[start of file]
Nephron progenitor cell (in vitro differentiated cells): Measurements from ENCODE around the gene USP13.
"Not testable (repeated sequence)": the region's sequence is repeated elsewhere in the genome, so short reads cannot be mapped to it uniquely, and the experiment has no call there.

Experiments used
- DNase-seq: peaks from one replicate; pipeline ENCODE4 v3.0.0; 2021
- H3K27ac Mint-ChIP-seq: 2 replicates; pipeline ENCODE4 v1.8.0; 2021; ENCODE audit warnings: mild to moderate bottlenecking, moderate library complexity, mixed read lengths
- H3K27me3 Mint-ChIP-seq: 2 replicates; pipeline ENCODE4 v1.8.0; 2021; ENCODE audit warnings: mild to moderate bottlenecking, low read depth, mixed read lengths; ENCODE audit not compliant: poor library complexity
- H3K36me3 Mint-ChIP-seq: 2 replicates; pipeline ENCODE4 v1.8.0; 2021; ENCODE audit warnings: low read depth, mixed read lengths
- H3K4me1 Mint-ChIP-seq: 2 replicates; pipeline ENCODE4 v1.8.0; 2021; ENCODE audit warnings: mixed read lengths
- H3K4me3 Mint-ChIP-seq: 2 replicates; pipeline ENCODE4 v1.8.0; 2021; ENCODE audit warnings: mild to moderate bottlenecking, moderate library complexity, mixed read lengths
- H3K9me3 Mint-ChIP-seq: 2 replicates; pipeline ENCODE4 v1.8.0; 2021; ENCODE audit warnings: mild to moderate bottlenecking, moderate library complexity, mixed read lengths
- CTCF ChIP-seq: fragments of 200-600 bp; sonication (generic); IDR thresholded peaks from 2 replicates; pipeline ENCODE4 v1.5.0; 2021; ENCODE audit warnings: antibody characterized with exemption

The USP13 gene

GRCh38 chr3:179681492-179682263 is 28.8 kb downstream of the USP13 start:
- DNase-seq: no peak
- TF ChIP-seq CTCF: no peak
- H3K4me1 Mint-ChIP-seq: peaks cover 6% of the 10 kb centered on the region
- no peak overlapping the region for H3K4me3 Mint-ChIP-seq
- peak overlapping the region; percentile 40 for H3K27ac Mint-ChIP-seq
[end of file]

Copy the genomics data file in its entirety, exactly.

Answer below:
Nephron progenitor cell (in vitro differentiated cells): Measurements from ENCODE around the gene USP13.
"Not testable (repeated sequence)": the region's sequence is repeated elsewhere in the genome, so short reads cannot be mapped to it uniquely, and the experiment has no call there.

Experiments used
- DNase-seq: peaks from one replicate; pipeline ENCODE4 v3.0.0; 2021
- H3K27ac Mint-ChIP-seq: 2 replicates; pipeline ENCODE4 v1.8.0; 2021; ENCODE audit warnings: mild to moderate bottlenecking, moderate library complexity, mixed read lengths
- H3K27me3 Mint-ChIP-seq: 2 replicates; pipeline ENCODE4 v1.8.0; 2021; ENCODE audit warnings: mild to moderate bottlenecking, low read depth, mixed read lengths; ENCODE audit not compliant: poor library complexity
- H3K36me3 Mint-ChIP-seq: 2 replicates; pipeline ENCODE4 v1.8.0; 2021; ENCODE audit warnings: low read depth, mixed read lengths
- H3K4me1 Mint-ChIP-seq: 2 replicates; pipeline ENCODE4 v1.8.0; 2021; ENCODE audit warnings: mixed read lengths
- H3K4me3 Mint-ChIP-seq: 2 replicates; pipeline ENCODE4 v1.8.0; 2021; ENCODE audit warnings: mild to moderate bottlenecking, moderate library complexity, mixed read lengths
- H3K9me3 Mint-ChIP-seq: 2 replicates; pipeline ENCODE4 v1.8.0; 2021; ENCODE audit warnings: mild to moderate bottlenecking, moderate library complexity, mixed read lengths
- CTCF ChIP-seq: fragments of 200-600 bp; sonication (generic); IDR thresholded peaks from 2 replicates; pipeline ENCODE4 v1.5.0; 2021; ENCODE audit warnings: antibody characterized with exemption

The USP13 gene

GRCh38 chr3:179681492-179682263 is 28.8 kb downstream of the USP13 start:
- DNase-seq: no peak
- TF ChIP-seq CTCF: no peak
- H3K4me1 Mint-ChIP-seq: peaks cover 6% of the 10 kb centered on the region
- no peak overlapping the region for H3K4me3 Mint-ChIP-seq
- peak overlapping the region; percentile 40 for H3K27ac Mint-ChIP-seq